31 January, 2009


Curly, who is a little too proud of her intellectual prowess, took our Loeb Virgil to school for show-and-tell on Friday and informed the class that "arma virumque cano" means "of arms and the man I sing". She did not tell them that this is all the Latin she knows...


Here's the nation's favourite poem, from Mr Kipling:

IF you can keep your head when all about you
Are losing theirs and blaming it on you,
If you can trust yourself when all men doubt you,
But make allowance for their doubting too;
If you can wait and not be tired by waiting,
Or being lied about, don't deal in lies,
Or being hated, don't give way to hating,
And yet don't look too good, nor talk too wise:

If you can dream - and not make dreams your master;
If you can think - and not make thoughts your aim;
If you can meet with Triumph and Disaster
And treat those two impostors just the same;
If you can bear to hear the truth you've spoken
Twisted by knaves to make a trap for fools,
Or watch the things you gave your life to, broken,
And stoop and build 'em up with worn-out tools:

If you can make one heap of all your winnings
And risk it on one turn of pitch-and-toss,
And lose, and start again at your beginnings
And never breathe a word about your loss;
If you can force your heart and nerve and sinew
To serve your turn long after they are gone,
And so hold on when there is nothing in you
Except the Will which says to them: 'Hold on!'

If you can talk with crowds and keep your virtue,
' Or walk with Kings - nor lose the common touch,
if neither foes nor loving friends can hurt you,
If all men count with you, but none too much;
If you can fill the unforgiving minute
With sixty seconds' worth of distance run,
Yours is the Earth and everything that's in it,
And - which is more - you'll be a Man, my son!

His son was killed at Loos in 1915.

Credit crunch reading: Hannah Arendt, Eichmann in Jerusalem. And back issues of The Garden (journal of the RHS) kindly donated by a Freecycler.

22 January, 2009

When the Rudyards Cease Their Kipling and the Haggards Ride No More

Am reading Kim with Mo in the evenings - I must say, for a Nobel Prize winner, Kipling is an amazingly pleasurable read. My credit crunch reading is now Kipling's poems.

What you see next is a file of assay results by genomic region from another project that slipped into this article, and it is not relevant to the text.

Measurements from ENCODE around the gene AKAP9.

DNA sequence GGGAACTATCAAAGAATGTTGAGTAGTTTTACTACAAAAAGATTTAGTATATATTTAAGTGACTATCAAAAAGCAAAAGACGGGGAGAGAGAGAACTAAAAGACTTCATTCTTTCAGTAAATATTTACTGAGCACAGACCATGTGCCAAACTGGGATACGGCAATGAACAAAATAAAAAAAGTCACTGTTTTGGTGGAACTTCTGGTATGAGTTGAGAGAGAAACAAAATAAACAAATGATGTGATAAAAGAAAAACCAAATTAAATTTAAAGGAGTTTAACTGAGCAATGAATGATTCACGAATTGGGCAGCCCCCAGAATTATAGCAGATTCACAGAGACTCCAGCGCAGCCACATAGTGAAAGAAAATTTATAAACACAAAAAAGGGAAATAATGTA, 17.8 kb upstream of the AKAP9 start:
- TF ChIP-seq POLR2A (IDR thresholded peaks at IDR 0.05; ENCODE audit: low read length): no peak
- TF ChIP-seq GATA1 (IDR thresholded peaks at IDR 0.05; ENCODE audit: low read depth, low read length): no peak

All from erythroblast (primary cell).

Watched Mortimer in Tuscany on iPlayer, which combined with the Castiglione, has made me want to drop everything and jump on a Ryanair flight to la bella Italia.

My God, will this winter never end! Have booked AirAsia flights to KL for August. Now I feel poor.

Ate at the new Rasa Sayang in Chinatown week before last - not bad. Planning to go to a Szechuan place in Bethnal Green that got absolute glowing reviews from the Observer, for Chinese New Year.

Saw Defiance. I wouldn't mind being stuck in a woodland shelter with Daniel Craig and Liev Schreiber in all their rough partisan-garb over the winter.

08 January, 2009

Credit Crunch Reading

I am doing credit crunch reading, which is when, instead of buying new books, you just read the books that you bought years ago and never got round to reading. So far, I have read a collection of Joseph Brodsky's essays, On Grief and Reason, which has made me want to go back and re-read Auden; Spoken Here (a book about disappearing languages) by Mark Abley, which dovetailed nicely with our recent visit to the Babylon exhibition at the British Museum (I want to learn cuneiform!); and am just starting on Castiglione's The Courtier, which actually I have read, but that was 25 years ago and I did not get the point of it at all. Surely in a quarter of a century I will have gained enough to wisdom to actually see why people go on about it so?

In order to stop the children's brains turning into mush I have commanded them to learn a new poem each week. To hear Curly reciting Blake's:

"The angel who presided o'er my birth,
Said, "Little creature, formed of joy and mirth,
Go love without the help of anything on earth."

is to encounter hitherto unexperienced expanses of cuteness.

03 January, 2009

Abort! Abort!

Had a very abortive day today. First we went down to the Northcote Music Shop to get Mo a boy's guitar, but the chap there said he was big enough to use a fullsize one - and we already have a fullsize guitar - so we came away.

Then we went to the Battersea Dog's Home to see about getting a dog, but all they had were Staffies that had been abandoned by their hoodie thug owners, none of which (the dogs and the owners) were suitable for families with children, so we came away again.

Then we went up to King's Road to get a matching lamp for the one that my dear little squish got us for Crimbo, only to find that there is no longer a Habitat on King's Road. So we came away.

Then we went up to Peter Jones to see about getting some door numbers for our front door, only to find that they no longer do them. We went up to the 6th floor to see about getting personalised stationery, only to find that LSS and I disagree on the paper weight, colour, font, layout and everything else that it is possible to disagree with on the subject of stationery. So we came away.

So the only thing we accomplished was getting a single fitted sheet for Mo's bed. And now LSS has gone to Sainsburys to buy a huge vat of mushroom soup, to drown our sorrows in.